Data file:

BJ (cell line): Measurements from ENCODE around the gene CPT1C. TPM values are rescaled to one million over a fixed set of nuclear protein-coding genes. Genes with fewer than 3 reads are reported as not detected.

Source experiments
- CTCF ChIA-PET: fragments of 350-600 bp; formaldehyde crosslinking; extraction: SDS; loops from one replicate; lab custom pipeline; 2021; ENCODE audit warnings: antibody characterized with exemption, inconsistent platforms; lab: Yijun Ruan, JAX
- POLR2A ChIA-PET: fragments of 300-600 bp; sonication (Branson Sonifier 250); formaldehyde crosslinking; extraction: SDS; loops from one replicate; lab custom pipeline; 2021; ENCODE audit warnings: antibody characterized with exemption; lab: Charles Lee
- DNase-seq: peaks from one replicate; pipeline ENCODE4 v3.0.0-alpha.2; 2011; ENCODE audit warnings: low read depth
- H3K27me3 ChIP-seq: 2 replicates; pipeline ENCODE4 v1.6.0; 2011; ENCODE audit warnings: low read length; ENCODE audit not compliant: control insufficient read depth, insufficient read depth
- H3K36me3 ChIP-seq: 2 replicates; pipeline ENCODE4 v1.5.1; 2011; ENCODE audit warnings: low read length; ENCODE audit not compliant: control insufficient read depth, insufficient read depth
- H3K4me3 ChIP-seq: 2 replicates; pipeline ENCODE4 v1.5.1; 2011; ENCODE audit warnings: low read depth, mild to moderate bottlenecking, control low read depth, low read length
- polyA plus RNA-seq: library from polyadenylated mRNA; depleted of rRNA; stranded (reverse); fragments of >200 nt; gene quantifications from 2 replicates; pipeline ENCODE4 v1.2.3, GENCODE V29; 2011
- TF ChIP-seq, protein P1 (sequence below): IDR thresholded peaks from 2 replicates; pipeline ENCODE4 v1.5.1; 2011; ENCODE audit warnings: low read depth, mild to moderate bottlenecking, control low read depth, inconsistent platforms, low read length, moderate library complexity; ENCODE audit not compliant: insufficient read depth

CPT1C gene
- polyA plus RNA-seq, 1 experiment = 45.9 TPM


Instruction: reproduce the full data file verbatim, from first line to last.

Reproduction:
BJ (cell line): Measurements from ENCODE around the gene CPT1C. TPM values are rescaled to one million over a fixed set of nuclear protein-coding genes. Genes with fewer than 3 reads are reported as not detected.

Source experiments
- CTCF ChIA-PET: fragments of 350-600 bp; formaldehyde crosslinking; extraction: SDS; loops from one replicate; lab custom pipeline; 2021; ENCODE audit warnings: antibody characterized with exemption, inconsistent platforms; lab: Yijun Ruan, JAX
- POLR2A ChIA-PET: fragments of 300-600 bp; sonication (Branson Sonifier 250); formaldehyde crosslinking; extraction: SDS; loops from one replicate; lab custom pipeline; 2021; ENCODE audit warnings: antibody characterized with exemption; lab: Charles Lee
- DNase-seq: peaks from one replicate; pipeline ENCODE4 v3.0.0-alpha.2; 2011; ENCODE audit warnings: low read depth
- H3K27me3 ChIP-seq: 2 replicates; pipeline ENCODE4 v1.6.0; 2011; ENCODE audit warnings: low read length; ENCODE audit not compliant: control insufficient read depth, insufficient read depth
- H3K36me3 ChIP-seq: 2 replicates; pipeline ENCODE4 v1.5.1; 2011; ENCODE audit warnings: low read length; ENCODE audit not compliant: control insufficient read depth, insufficient read depth
- H3K4me3 ChIP-seq: 2 replicates; pipeline ENCODE4 v1.5.1; 2011; ENCODE audit warnings: low read depth, mild to moderate bottlenecking, control low read depth, low read length
- polyA plus RNA-seq: library from polyadenylated mRNA; depleted of rRNA; stranded (reverse); fragments of >200 nt; gene quantifications from 2 replicates; pipeline ENCODE4 v1.2.3, GENCODE V29; 2011
- TF ChIP-seq, protein P1 (sequence below): IDR thresholded peaks from 2 replicates; pipeline ENCODE4 v1.5.1; 2011; ENCODE audit warnings: low read depth, mild to moderate bottlenecking, control low read depth, inconsistent platforms, low read length, moderate library complexity; ENCODE audit not compliant: insufficient read depth

CPT1C gene
- polyA plus RNA-seq, 1 experiment = 45.9 TPM